In the recent past I have written about the importance of mechanics following the procedures contained in the appropriate manuals for whatever task that needs to be accomplished. That’s not new advice; it is something every certified aircraft mechanic heard on the first day of instruction. The mechanics who obtained their certificates as part of their military training and experience have heard the same warning about the necessity of following the published procedures.
The Federal Air Regulations require all maintenance performed on any aircraft or component–including engines, propellers and instruments–to be accomplished in accordance with the published procedures. The FARs require the manufacturer of an aircraft, engine, propeller, instrument or any other item installed on an aircraft to provide instructions for continued airworthiness. I have been vocal about the fact that some of the procedures provided by the manufacturers do not accurately describe the steps necessary to accomplish the task. I also know of one manufacturer that knowingly published procedures that were inaccurate or incomplete and waited for the maintenance professionals to identify and report the problems, often with the required corrections, making it much easier for the manufacturer to implement the revision.
Procedures Review Needed
The FAR that governs the accomplishment f maintenance is 43.13, sections a, b and c. These are called performance rules as they cover the actual work on an aircraft, propeller, engine, component or anything else installed on an aircraft. Regardless of where you work within the aviation industry you are required to follow the published procedures. In other words, the rules apply to general aviation, corporate aviation, Part 135 air carriers, Part 121 airlines and Part 145 repair stations, among other categories.
If a mechanic finds the manufacturer-provided manual to be inaccurate, there is a procedure to notify the appropriate party for correction. This rule has been in place for the last 50 years. The burden for compliance with FAR 43 falls with the mechanic who accomplishes or signs for the work performed. The FAA can also take action against the person or certificate holder who created the instructions for continued airworthiness.
During my time on the NTSB I observed many violations of FAR 43.13 section a, b and c. In these cases typically the mechanic was found to be in non-compliance with the regulation. The result was the loss of his certificate for a period of time or a fine.
There is another area that we–the mechanics–are required to control with absolutely no deviation allowed. That is in the accomplishment of an Airworthiness Directive. If an Airworthiness Directive cannot be accomplished exactly as written, then the mechanic must stop, assuming he started to accomplish the Airworthiness Directive, and return the aircraft to the original condition. Next, he must contact the FAA office that issued the Airworthiness Directive to request an alternate means of compliance. This process could take anywhere from a few days to several weeks while the Airworthiness Directive compliance date draws nearer. This can and has caused problems, and it can put additional pressure on both the mechanic and the owner/operator of the aircraft.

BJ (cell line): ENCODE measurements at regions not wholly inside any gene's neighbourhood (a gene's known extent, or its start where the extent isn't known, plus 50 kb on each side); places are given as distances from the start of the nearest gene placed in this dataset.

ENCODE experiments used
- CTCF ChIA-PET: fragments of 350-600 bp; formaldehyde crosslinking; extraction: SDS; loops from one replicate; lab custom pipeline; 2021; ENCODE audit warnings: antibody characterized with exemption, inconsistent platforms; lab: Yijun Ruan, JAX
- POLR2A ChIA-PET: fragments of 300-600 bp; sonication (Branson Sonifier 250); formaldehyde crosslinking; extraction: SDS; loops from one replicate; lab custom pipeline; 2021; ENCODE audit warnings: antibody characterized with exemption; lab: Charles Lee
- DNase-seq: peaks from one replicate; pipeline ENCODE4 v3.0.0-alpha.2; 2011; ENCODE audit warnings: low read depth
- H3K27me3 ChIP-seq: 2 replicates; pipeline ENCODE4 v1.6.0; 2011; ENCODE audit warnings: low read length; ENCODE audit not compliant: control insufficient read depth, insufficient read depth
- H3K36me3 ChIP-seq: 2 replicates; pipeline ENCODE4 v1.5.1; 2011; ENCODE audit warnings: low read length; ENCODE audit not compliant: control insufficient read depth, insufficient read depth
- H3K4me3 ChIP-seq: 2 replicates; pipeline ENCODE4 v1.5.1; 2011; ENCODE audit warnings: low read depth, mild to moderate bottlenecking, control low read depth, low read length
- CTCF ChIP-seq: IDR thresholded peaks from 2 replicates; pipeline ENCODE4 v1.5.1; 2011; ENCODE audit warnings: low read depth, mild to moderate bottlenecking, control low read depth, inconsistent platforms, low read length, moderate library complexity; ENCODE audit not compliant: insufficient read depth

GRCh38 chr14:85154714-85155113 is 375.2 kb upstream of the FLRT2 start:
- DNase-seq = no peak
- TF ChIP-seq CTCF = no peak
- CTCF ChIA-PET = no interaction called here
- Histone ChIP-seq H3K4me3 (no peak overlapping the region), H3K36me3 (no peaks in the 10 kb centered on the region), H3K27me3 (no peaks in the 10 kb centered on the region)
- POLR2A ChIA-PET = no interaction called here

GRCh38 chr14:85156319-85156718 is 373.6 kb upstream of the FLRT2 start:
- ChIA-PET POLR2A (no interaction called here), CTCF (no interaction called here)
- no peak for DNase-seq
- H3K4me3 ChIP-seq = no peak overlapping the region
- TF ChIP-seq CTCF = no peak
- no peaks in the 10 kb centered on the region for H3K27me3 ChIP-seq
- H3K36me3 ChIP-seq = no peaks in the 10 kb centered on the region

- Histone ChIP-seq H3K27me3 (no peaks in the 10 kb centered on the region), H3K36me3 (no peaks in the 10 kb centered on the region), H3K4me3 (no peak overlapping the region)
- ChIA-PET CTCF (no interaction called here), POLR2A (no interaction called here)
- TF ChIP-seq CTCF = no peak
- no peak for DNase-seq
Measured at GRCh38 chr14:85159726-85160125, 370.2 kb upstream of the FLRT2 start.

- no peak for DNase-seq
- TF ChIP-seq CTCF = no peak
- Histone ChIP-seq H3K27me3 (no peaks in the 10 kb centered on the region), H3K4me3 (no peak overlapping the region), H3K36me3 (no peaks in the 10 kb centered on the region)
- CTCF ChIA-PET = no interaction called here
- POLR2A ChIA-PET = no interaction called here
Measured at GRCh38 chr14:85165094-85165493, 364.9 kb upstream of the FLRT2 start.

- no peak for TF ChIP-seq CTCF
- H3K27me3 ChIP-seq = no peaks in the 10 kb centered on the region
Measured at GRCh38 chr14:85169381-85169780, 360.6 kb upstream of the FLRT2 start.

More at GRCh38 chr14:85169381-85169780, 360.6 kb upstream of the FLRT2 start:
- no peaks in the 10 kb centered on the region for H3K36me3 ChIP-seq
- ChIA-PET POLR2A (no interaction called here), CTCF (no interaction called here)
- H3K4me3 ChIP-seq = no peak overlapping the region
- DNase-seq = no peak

A few months ago the FAA asked me to participate in a panel that was looking into the process of service bulletins and Airworthiness Directives. We have accomplished a major review of all the documents we could identify on this subject, including some that were difficult to locate. We are interested in both the current state of the rules and guidance and all the historical information that we could locate. Although the task was a daunting one, it has been very informative.
As I have been traveling around accomplishing my private-sector job I started to ask mechanics about the process I outlined above. I wanted to find out how familiar these mechanics were with the process. The answers I received from the first group of mechanics were not what I had expected, so I questioned more mechanics. The results with the second group were the same. I queried mechanics from general aviation and Part 121 operators and found that most misunderstood some part of the process. The exception was that if the mechanic held Inspection Authorization authority from the FAA he understood the process.
I spoke to several non-certified mechanics working for a Part 121 airline who did not understand the process. I also spoke to several non-certified mechanics from a FAR Part 145 repair station. From this basic survey, I concluded that more work is needed in this area, possibly to identify the need for additional training.
The procedures I outline in the beginning of this article need to be followed by anyone who accomplishes aircraft maintenance, and we need to do more to ensure that we understand and comply with the rules.